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I reach a familiar impasse. I have no words, or none that strike me as convincing, for the way Aesop looks – the way his features hover between irony and resignation – but that doesn’t...

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On Orford Ness: ‘Afterness’

Sam Kinchin-Smith, 23 September 2021

Afterness, Artangel’s latest installation of new artworks in ‘unexpected places’, opened in June on Orford Ness, a weather-beaten spit of Suffolk shingle a few miles downcoast...

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A Little Holiday: Ben Hecht’s Cause

Geoffrey Wheatcroft, 23 September 2021

Although Hollywood had a Jewish drama of its own, Jewishness wasn’t openly expressed and Jewish themes were neither the subjects nor the subplots of films. Success couldn’t buy you access to...

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At the Garden Museum: Constance Spry

Rosemary Hill, 9 September 2021

Somewhere between handicraft and hobby and associated mostly with women, flower arranging conjures up images of 1950s housewives filling the suburban afternoons or savage competition at the WI. Constance...

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The Caviar Club: Rebel with a Hermès Scarf

Azadeh Moaveni, 9 September 2021

‘Despite international rhetoric,’ the  V&A curators claim, ‘Iranian culture, even beyond fine art, travels well.’ They cite the films of Asghar Farhadi and the popularity...

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Thinking about people packed together, breathing together underground, brings the dark nights of the Blitz into the present. This world feels foreign, but also familiar. The very idea of shelter, sheltering,...

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At the Movies: Bette Davis

Michael Wood, 12 August 2021

Ilearned​ only recently, from Charlotte Chandler’s biography, that Bette Davis had taken her first name from a Balzac novel, not knowing, apparently, that the character in question was...

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Strewn with Loot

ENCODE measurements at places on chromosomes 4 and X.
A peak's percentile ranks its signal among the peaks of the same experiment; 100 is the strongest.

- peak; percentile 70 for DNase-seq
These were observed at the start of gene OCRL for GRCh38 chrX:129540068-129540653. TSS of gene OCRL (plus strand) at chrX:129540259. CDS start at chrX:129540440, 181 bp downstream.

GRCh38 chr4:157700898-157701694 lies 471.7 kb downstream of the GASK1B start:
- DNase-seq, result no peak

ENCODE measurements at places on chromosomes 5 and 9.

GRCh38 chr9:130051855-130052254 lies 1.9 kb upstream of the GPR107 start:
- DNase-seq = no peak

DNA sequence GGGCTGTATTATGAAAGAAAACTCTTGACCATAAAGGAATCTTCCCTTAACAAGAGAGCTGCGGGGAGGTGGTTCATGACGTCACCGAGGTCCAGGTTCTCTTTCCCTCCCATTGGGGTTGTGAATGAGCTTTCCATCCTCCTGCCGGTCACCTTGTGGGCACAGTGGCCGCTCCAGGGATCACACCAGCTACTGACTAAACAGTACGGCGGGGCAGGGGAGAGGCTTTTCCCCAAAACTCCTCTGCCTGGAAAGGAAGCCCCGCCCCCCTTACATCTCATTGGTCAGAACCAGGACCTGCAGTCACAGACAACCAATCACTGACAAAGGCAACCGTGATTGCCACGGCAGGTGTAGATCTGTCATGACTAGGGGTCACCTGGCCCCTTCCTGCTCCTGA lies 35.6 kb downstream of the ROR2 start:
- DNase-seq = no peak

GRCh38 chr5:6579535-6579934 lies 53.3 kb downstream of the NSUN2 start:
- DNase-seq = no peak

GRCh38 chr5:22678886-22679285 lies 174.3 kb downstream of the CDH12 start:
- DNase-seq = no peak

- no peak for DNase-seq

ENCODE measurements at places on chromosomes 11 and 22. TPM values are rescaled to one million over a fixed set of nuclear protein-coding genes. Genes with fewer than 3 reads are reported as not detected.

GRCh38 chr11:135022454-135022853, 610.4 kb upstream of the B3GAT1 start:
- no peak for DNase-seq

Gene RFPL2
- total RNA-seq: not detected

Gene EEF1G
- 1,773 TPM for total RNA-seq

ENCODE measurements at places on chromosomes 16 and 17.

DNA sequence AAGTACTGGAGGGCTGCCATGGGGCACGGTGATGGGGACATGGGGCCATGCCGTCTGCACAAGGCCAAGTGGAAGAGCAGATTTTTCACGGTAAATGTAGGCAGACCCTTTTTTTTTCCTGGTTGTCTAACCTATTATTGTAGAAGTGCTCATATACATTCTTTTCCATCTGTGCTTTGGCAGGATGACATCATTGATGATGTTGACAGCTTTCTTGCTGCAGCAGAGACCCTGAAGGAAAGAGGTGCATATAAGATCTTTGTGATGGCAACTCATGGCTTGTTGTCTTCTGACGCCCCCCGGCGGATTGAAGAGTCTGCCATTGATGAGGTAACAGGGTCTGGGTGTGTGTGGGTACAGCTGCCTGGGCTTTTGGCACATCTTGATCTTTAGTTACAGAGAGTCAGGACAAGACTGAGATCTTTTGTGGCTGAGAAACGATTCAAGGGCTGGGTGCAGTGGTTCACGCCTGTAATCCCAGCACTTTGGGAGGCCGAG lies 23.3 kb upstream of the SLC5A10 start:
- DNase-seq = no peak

Adewale Maja-Pearce, 12 August 2021

Because the British Museum has artefacts from so many other places the British pillaged and destroyed, and because many more people visit London than Benin City, or even Lagos, it follows that this is...

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The Russian state lab in Sochi was the official drug testing facility for the whole games. As head of the lab, Grigory Rodchenkov’s work was overseen by Wada, an organisation in denial about Russian...

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At MoMA PS1: Niki de Saint Phalle

Lidija Haas, 12 August 2021

Halfway​ through Structures for Life, the Niki de Saint Phalle exhibition at MoMA PS1 (until 6 September), is a letter Saint Phalle wrote to her muse and sometime lover, Clarice Rivers....

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‘It is not easy to conceive a more striking object than the Parthenon, though now a mere ruin.’ But the Parthenon is sidelined in one of the views and absent in the other. Instead, centre stage...

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On Diego Rivera

Julia Bryan-Wilson, 12 August 2021

Though billed as an optimistic vision of ‘Pan American Unity’, Rivera’s mural has an ominous quality: we can see evidence of imperialism, fascism, the extraction of natural resources....

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At the Barbican: Jean Dubuffet

T.J. Clark, 29 July 2021

Afew​ weeks ago, I came across a young poet saying that the book he had been turning to during Covid was Francis Ponge’s Le Parti Pris des choses. (Siding with Things, the translation of...

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On the Bus

Andrew O’Hagan, 29 July 2021

On London buses, the passengers no longer speak to one another. They speak on their phone, often using a different sort of voice. Most are silent behind their masks. Only the gangs of school kids offer...

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How bad can it be? Getting away with it

John Lanchester, 29 July 2021

Of the very, very many things that make fans cross, nothing makes them crosser than penalties and sendings-off induced by simulation. We all know what it looks like: the faintest contact with a defender...

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Leave me my illusions: Antiquarianism

Nicholas Penny, 29 July 2021

Moonlight on broken stone tracery is a common motif; dark interiors provide a foil for stained glass and for white satin and deep blue velvet. The men must be away on the crusades. Young women are sobbing...